Background: From the very onset, Israeli military nurses served in supporting positions on the front lines, shoulder to shoulder with men. When the IDF was established in 1948, nurses were sent to serve near areas of conflict and were not included in compulsory military service in field units. Once the military hospitals were closed in 1949, nursing in the Medical Corps lost a clear military purpose, and its main contribution was in the civilian arena. From 1949 until 2000, most recruited military nurses operated their mandatory service mainly in a civilian framework according to the integration agreement between the ministry of defense to the ministry of health. Between 2000 to 2018, military nurses served at home front military clinics and in headquarters jobs at the Medicine Corps. In2018, the Medical Corps decided to integrate military nurses into the Israeli military service in order to cope with the shortage of military physicians, among other things, and ensure appropriate availability of medical and health services for military units. This study examines, for the first time, the considerations that led to the closure of military hospitals and the transfer of the military service of nurses in the IDF to the Ministry of Health in 1949 and the decision in 2018 to return the military nurses to the field's military battalions. Methods: The study was based on an analysis of documents from the IDF archives, the Israeli parliament archive, the David Ben-Gurion archive, articles from periodical newspapers, and interviews with nurses and partners in the Israeli Medical Corps. Results: During almost 70 years, Israeli military nursing's main contribution was to the civilian hospitals. The return of nursing care to the IDF field units in recent years intended to supplement the medicine corps demands in field units by placing qualified academic nurses. Conclusions: The removal of nursing care from the IDF field units was provided as a response to the needs of the health demands of the emerging state. Until 2018 there was no significant need for military nurses except in emergency time. This is in contrast to other military nursing units.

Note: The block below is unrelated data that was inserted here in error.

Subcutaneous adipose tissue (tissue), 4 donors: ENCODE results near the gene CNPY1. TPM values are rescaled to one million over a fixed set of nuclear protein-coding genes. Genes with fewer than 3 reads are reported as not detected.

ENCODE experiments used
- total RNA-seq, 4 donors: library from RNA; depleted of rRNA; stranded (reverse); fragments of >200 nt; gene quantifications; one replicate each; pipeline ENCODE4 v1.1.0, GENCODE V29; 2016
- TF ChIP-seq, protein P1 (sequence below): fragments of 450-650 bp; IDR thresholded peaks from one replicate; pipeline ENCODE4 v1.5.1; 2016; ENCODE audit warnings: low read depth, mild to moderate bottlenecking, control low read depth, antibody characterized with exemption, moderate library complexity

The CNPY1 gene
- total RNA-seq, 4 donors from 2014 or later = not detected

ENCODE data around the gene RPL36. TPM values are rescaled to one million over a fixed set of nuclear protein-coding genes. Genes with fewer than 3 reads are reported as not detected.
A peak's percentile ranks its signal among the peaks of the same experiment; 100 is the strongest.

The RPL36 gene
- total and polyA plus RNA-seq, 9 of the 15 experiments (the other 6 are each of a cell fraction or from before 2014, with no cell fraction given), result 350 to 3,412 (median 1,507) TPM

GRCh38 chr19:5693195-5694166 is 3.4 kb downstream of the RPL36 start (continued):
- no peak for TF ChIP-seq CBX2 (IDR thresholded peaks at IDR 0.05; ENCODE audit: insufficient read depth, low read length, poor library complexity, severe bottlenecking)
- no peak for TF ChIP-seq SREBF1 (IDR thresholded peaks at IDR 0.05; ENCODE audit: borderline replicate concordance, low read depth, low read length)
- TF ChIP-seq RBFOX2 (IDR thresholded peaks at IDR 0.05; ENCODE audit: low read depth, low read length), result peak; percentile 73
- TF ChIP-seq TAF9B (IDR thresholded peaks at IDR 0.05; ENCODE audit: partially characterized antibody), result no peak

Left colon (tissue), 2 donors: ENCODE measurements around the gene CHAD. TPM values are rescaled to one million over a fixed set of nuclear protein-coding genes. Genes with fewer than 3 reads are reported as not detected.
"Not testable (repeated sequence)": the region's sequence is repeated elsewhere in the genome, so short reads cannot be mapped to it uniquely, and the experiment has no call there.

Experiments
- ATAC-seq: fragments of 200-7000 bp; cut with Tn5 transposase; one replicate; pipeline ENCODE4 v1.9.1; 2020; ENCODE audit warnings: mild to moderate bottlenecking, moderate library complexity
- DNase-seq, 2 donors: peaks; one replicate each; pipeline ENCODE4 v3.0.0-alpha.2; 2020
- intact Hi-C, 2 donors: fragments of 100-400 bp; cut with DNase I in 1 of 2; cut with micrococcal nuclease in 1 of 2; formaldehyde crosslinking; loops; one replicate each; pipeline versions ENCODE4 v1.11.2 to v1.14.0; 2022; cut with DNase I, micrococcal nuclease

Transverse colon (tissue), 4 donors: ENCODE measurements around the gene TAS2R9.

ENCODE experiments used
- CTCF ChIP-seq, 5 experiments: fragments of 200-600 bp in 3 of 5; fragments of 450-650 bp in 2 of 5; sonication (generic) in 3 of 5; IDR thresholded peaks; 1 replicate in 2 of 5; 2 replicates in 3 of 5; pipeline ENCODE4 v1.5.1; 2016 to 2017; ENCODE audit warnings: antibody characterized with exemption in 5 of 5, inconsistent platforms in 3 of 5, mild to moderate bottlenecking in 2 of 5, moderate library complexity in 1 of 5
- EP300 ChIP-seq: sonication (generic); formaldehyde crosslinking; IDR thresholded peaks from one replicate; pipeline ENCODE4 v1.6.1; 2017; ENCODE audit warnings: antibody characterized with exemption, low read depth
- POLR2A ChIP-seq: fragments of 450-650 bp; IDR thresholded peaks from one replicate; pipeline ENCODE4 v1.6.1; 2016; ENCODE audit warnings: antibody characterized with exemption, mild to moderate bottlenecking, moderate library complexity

- Civilian and military nursing
- Israel defense forces
- Military hospitals
- Military nursing
ASJC Scopus subject areas
- Health Policy
- Public Health, Environmental and Occupational Health